We have presented 150 pages of affidavits from the world's greatest primatologists who set out in specific and even excruciating detail just how from language to culture -- these beings have cultures, there are cultures, they have language. They can use human language. They can use chimpanzee language. They are extraordinarily similar to us. And if we focus in on not just how they look, their brains are similar to us, the way their brains work are similar to us. They're essentially almost us. And if you focus on the issue of autonomy, self-determination, choice, that those are such powerful concerns of the courts of New York that a being who can demonstrate, which we do demonstrate, that they indeed have that autonomy, that is a sufficient condition for legal personhood.
Plus, under the Pet Trust statute, the New York legislature has already determined that they are legal persons, because Tommy is a beneficiary of a trust that we have created. We created it for him. He owns the corpus of his trust. He can sue. And, indeed, Attorney Stein is the enforcer of that Pet Trust statute. So he already has certain kinds of rights, and we're saying that he should also have the fundamental right to bodily liberty that protects his fundamental interest in bodily liberty.
Now, that is an argument as a matter of liberty. We have another argument under common law equality in New York that Tommy should -- the only reason that someone could not issue a writ of habeas corpus on behalf of Tommy is, one, that he is a chimpanzee. And we look at the case of Romer vs. Evans, and in Romer vs. Evans you have Justice Kennedy saying that -- striking down Amendment 2 of a Colorado constitution saying that to choose a single trait and essentially strip someone, in that case, gay human-beings of all their rights because they have a single attribute so fundamentally undermines the argument both from constitutional equality for our purposes, more importantly, from common law equality, that it is violative of equality. And the only difference -- essential difference between Tommy and myself is that I'm a human-being and Tommy is a chimpanzee. Other than that, autonomy has the self-determination, self awareness. We have probably 40 different attributes that show a complex cognition, a very complex one. He has essentially the same as we have.
And so not only as a matter of liberty, but as a matter of equality under the common law, Tommy should be entitled to be viewed as a legal person as well and he also for the exact same reasons should be entitled to the right to bodily liberty which the common law -- or the common law --
THE COURT: What's the standing?
MR. WISE: Standing -- actually, we have a section on standing, but, essentially, the writ of habeas corpus is a different sort of cause of action in that a person who is being imprisoned generally is not able to leave the place of imprisonment to come and seek a writ of habeas corpus. So what happens is that the usual standing requirements are exceedingly relaxed so that a third party -- in fact, under the statute, it says anyone can come in and seek a writ of habeas corpus on behalf of a person who is imprisoned. That's what we do. That's what the Nonhuman Rights Project does. But even if it wasn't, any person could come in and seek a writ of habeas corpus on behalf of Tommy under the statute as well as under the constitutional law.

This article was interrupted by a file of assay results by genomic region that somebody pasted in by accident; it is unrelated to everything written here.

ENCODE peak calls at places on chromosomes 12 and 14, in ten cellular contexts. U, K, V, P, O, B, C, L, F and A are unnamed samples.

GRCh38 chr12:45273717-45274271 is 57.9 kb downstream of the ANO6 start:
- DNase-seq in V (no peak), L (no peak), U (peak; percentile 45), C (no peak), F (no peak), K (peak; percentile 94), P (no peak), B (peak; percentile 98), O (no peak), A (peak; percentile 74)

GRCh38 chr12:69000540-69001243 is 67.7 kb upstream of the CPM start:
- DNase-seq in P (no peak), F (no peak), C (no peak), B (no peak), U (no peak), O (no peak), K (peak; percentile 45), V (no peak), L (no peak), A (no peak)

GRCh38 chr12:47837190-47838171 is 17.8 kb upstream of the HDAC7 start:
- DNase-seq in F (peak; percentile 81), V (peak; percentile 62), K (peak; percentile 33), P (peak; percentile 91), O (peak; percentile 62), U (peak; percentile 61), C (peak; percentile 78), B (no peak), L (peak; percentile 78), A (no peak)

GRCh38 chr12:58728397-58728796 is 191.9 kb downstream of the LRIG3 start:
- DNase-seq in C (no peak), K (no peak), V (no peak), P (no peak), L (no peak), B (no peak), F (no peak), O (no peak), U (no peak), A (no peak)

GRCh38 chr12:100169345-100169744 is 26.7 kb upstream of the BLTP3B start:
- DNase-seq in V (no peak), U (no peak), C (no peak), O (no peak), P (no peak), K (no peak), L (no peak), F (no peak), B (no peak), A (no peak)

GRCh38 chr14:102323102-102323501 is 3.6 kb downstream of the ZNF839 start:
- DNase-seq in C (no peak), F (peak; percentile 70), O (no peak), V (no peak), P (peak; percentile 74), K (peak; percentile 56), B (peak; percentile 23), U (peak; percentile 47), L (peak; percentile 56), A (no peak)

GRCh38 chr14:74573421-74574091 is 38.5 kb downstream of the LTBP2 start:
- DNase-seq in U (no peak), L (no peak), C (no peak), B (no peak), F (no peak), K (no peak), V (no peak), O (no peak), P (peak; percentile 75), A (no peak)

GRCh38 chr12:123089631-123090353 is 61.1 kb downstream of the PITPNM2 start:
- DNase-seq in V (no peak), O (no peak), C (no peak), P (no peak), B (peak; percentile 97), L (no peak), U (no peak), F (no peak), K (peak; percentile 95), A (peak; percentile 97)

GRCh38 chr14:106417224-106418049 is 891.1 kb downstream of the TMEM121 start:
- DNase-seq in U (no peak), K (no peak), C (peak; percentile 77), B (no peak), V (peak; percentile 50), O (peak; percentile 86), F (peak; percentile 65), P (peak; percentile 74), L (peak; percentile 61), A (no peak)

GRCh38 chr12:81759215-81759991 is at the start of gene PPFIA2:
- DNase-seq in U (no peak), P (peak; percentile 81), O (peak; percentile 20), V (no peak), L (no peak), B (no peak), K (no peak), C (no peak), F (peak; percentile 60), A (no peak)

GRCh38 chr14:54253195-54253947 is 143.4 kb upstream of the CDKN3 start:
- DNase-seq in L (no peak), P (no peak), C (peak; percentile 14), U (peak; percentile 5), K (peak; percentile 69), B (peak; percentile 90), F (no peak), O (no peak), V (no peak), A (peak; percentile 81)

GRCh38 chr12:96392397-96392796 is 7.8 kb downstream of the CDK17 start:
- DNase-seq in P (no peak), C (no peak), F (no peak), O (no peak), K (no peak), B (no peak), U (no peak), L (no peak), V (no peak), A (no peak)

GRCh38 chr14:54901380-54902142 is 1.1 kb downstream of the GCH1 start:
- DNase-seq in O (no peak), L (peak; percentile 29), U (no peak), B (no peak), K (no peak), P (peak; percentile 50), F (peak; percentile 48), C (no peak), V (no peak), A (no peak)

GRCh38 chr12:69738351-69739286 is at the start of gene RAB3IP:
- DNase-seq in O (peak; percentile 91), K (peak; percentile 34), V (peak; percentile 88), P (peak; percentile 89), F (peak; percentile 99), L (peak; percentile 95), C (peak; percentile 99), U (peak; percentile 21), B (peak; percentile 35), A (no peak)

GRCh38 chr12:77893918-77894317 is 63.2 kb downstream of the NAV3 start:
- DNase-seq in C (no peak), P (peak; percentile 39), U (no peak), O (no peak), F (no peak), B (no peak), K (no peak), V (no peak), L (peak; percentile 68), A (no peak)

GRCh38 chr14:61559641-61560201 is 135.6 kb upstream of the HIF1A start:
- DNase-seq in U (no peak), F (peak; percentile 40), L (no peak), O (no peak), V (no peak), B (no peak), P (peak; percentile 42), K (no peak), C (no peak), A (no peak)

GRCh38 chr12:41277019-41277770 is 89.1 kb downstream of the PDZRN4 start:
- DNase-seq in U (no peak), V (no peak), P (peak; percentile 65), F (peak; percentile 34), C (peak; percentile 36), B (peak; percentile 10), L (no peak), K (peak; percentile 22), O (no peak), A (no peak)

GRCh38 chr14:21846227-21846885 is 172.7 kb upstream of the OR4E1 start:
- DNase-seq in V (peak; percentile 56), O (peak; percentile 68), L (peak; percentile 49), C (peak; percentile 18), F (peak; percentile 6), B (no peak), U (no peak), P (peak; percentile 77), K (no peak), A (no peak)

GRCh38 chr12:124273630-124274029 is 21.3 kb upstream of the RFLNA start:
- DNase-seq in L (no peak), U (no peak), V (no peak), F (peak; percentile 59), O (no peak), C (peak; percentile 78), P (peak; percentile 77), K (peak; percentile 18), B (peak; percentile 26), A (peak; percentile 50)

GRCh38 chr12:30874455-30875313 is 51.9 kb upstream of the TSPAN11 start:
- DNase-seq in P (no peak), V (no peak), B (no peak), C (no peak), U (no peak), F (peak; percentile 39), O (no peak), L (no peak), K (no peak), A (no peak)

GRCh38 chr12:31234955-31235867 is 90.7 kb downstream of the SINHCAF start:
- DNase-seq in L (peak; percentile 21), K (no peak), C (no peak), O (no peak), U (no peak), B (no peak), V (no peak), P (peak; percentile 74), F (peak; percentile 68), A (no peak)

THE COURT: The trust you say that's set up for this chimpanzee, has it been used by the owner of the chimpanzee or is it --
MR. WISE: The -- I am so sorry, Your Honor.
THE COURT: That's okay. Go ahead. You were going to answer. Go ahead.
MR. WISE: The answer is the trust is for the care and maintenance of Tommy, and so we have -- right now he's being treated as a legal thing. We hope he's going to be treated as a legal --
THE COURT: I'm sorry. Is the trust monies used for Tommy?
MR. WISE: Yes, Your Honor.
THE COURT: So the owner of Tommy has been using the money?
MR. WISE: Nope. There is no -- the trust is not for Tommy as a legal thing. Tommy cannot -- Tommy could not --
THE COURT: You said the trust is used for his care.
MR. WISE: No. The trust shall be used for his care.
THE COURT: So it hasn't been used yet.
MR. WISE: It hasn't been used for his care, because the Nonhuman Rights Project has spoken to -- has arranged with the North American Primate Sanctuary Alliance, who has a string of primate sanctuaries throughout the United States, they have several of them in which they have some spectacular sanctuary, they're going to take care of Tommy and we're going --
THE COURT: Has the owner been approached and will not sell Tommy, will not release Tommy? Has it even been approached?
MR. WISE: This owner has not been approached.
THE COURT: This owner has not been approached?
MR. WISE: Tommy is just there. We've seen him.
THE COURT: All right. What else? Anything else? Ms. Stein, anything else?
MS. STEIN: No, Your Honor.
THE COURT: Your impassioned representations to the Court are quite impressive. The Court will not entertain the application, will not recognize a chimpanzee as a human or as a person as a person who can seek a writ of habeas corpus under Article 70. I will be available as the judge for any other lawsuit to right any wrongs that are done to this chimpanzee because I understand what you're saying. You make a very strong argument. However, I do not agree with the argument only insofar as Article 70 applies to chimpanzees. Good luck with your venture. I'm sorry I can't sign the order, but I hope you continue.